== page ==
Translate page

Jeff LiptonToday we are pleased to share with you an expert opinion on interferon and CML during the COVID-19 pandemic by Professor Jeff Lipton from the Princess Margaret Hospital in Toronto, Canada.

You will find this and other expert opinions on the iCMLf COVID-19 hub that will continously be updated with recent information on COVID-19 and CML.

Please read the full expert opinion below. 

An Expert Opinion: Interferon and CML during the COVID-19 Pandemic

Over the last few days, reports of the possible efficacy of interferon in treating COVID have emerged.1,2 This needs some clarity for CML patients as there are different interferons.

With a long standing history of treating CML with interferon, the question has been raised as to whether patients on interferon have more resistance to COVID and even if patients are on tyrosine kinase therapy, should we be switching them to interferon.  As can be seen at other places on the iCMLf website, it is not at all clear that CML patients are more at risk for COVID than the general population or whether they will have worse outcome infections if they do get the viral infection. 
 
Secondly, as is reviewed in the papers by Talpaz et al and Cayssials et al, alpha-interferon is active against CML either alone or in combination.3,4 This is a different drug than the beta-interferon used in the Lancet studies quoted above.1,2 Beta-interferon has no significant activity against CML.  The most common use of beta-interferon has been in the therapy of multiple sclerosis. Gamma-interferon, which showed some activity against CML, has never really been put into clinical use for any disease.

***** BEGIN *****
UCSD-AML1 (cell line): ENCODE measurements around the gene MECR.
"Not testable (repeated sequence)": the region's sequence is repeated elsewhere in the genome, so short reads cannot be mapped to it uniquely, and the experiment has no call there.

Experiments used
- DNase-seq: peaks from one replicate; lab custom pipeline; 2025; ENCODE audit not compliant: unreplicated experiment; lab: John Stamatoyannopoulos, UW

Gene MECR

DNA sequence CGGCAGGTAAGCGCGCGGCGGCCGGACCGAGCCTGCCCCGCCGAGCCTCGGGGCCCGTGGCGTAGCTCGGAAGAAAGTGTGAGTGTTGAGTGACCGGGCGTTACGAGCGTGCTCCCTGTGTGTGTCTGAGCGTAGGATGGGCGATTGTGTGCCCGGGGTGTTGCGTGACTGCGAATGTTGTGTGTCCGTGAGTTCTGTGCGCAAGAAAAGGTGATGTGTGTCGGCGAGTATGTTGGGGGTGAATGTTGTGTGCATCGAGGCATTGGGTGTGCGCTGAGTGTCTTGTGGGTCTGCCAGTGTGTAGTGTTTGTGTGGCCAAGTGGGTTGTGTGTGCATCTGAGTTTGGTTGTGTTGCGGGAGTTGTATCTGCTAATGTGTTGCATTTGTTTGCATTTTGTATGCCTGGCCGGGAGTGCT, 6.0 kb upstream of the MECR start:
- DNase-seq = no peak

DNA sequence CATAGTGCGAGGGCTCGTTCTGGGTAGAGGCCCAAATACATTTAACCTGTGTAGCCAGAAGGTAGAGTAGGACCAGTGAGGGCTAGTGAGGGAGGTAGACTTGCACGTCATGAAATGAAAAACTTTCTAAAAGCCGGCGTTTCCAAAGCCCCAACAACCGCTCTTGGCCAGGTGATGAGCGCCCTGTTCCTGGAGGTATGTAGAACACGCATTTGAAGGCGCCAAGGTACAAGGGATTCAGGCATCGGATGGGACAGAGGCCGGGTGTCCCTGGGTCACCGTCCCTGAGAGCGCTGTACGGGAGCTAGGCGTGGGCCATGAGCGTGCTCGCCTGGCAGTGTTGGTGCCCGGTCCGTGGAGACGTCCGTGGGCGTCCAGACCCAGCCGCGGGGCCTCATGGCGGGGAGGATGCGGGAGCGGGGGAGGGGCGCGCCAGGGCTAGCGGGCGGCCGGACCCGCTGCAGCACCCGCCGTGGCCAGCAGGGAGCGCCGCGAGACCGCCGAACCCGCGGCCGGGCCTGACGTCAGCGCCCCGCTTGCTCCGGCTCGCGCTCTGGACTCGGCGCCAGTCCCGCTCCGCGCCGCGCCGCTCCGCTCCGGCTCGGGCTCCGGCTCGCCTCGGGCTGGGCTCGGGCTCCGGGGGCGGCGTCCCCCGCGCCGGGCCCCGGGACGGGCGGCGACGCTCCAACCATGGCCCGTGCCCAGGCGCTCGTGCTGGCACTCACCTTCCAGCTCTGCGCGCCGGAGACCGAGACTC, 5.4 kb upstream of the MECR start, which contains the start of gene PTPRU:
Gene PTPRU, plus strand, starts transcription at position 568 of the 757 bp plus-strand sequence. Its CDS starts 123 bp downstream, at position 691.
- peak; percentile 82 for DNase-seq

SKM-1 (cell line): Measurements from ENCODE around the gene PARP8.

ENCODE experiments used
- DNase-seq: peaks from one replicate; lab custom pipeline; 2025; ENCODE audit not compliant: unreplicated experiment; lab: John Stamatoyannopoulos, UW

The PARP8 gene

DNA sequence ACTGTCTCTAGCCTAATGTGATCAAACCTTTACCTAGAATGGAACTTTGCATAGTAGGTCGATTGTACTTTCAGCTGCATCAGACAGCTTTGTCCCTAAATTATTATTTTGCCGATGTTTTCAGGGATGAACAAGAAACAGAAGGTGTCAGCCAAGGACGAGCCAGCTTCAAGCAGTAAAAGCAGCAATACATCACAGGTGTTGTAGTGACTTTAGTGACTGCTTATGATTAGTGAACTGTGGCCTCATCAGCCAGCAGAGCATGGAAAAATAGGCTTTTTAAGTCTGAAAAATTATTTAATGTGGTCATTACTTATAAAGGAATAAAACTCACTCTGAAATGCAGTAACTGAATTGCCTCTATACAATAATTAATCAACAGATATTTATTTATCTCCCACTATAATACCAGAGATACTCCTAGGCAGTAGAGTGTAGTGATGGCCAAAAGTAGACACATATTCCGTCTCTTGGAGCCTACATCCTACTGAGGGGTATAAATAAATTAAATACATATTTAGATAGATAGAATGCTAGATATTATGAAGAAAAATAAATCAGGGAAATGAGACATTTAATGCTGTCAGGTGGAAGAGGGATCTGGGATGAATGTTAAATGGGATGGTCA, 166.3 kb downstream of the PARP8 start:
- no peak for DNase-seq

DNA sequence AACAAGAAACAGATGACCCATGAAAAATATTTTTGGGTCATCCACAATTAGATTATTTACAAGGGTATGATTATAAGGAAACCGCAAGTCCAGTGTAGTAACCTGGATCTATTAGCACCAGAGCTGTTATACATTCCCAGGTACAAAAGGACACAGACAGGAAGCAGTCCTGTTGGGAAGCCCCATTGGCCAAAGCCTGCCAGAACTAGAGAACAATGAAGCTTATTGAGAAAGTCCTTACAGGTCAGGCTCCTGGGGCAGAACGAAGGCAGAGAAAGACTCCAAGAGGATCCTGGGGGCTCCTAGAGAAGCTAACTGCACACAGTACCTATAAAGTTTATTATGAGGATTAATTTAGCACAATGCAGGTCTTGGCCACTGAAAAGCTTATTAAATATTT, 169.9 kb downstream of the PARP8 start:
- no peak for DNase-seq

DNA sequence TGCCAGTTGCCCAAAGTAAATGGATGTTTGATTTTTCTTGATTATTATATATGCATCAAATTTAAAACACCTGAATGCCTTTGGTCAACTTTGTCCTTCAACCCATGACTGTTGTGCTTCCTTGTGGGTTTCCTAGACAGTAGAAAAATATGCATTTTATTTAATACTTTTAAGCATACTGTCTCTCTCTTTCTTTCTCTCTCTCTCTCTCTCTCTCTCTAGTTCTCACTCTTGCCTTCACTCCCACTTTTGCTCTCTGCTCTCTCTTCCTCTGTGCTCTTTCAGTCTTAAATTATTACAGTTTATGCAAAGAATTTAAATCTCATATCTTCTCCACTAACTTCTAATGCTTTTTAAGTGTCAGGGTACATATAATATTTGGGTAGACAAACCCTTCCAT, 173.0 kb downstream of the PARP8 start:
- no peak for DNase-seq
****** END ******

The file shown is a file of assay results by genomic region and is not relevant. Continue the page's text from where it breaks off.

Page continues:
A paper by Almeida et al, actually describes two MS patients who developed CML while on therapy with beta-interferon.5
 
In a review by Ahsan et al on the possible therapy for COVID19, a number of drugs have been discussed.6 The use of inhaled alpha-interferon in prophylaxis of corona viruses has been discussed. The idea of using this application to prevent respiratory viruses was abandoned decades ago because of convenience and cost. 
 
In summary, the beta-interferon work in the therapy of COVID-19 needs additional study but is tantalizing. By no means however, should CML patients consider interferon as an option to replace TKI therapy other than very limited indications, such as combination therapy studies, TKI intolerance or pregnancy and then only under the strict guidance of a knowledgeable physician experienced with the use of alpha-interferon.

Professor Jeff Lipton
Princess Margaret Hospital
Toronto, Canada


References

  1. Triple combination of interferon beta-1b, lopinavir-ritonavir, and ribavirin in the treatment of patients admitted to hospital with COVID-19: an open-label, randomized, phase 2 trial. Hung IF, et al Lancet. 2020 May 8. pii: S0140-6736(20)31042-4. doi: 10.1016/S0140-6736(20)31042-4. [Epub ahead of print]
  2. Interferon beta-1b for COVID-19. Shalhoub S. Lancet. 2020 May 8. pii: S0140-6736(20)31101-6. doi: 10.1016/S0140-6736(20)31101-6. [Epub ahead of print] No abstract available.
  3. The interferon-alpha revival in CML. Talpaz M, Mercer J, Hehlmann R. Ann Hematol. 2015 Apr;94 Suppl 2:S195-207. doi: 10.1007/s00277-015-2326-y. Epub 2015 Mar 27. Review
  4. Beyond tyrosine kinase inhibitors: Combinations and other agents. Cayssials E, Guilhot F. Best Pract Res Clin Haematol. 2016 Sep;29(3):271-283. doi: 10.1016/j.beha.2016.10.017. Epub 2016 Oct 20. Review.
  5. Chronic myeloid leukaemia in two multiple sclerosis patients on interferon beta-1a. Almeida L, Neves M, Cardoso E, Melo A. J Clin Pharm Ther. 2009 Feb;34(1):125-7. doi: 10.1111/j.1365-2710.2008.00983.x.
  6. Treatment of SARS-CoV-2: How far have we reached? Ahsan W, Javed S, Bratty MA, Alhazmi HA, Najmi A. Drug Discov Ther. 2020 May 6;14(2):67-72. doi: 10.5582/ddt.2020.03008. Epub 2020 Apr 25. Review.